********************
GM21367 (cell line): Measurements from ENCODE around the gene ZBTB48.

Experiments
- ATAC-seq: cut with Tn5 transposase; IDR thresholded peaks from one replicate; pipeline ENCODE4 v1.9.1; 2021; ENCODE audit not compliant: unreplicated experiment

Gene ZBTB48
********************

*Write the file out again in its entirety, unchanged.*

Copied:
GM21367 (cell line): Measurements from ENCODE around the gene ZBTB48.

Experiments
- ATAC-seq: cut with Tn5 transposase; IDR thresholded peaks from one replicate; pipeline ENCODE4 v1.9.1; 2021; ENCODE audit not compliant: unreplicated experiment

Gene ZBTB48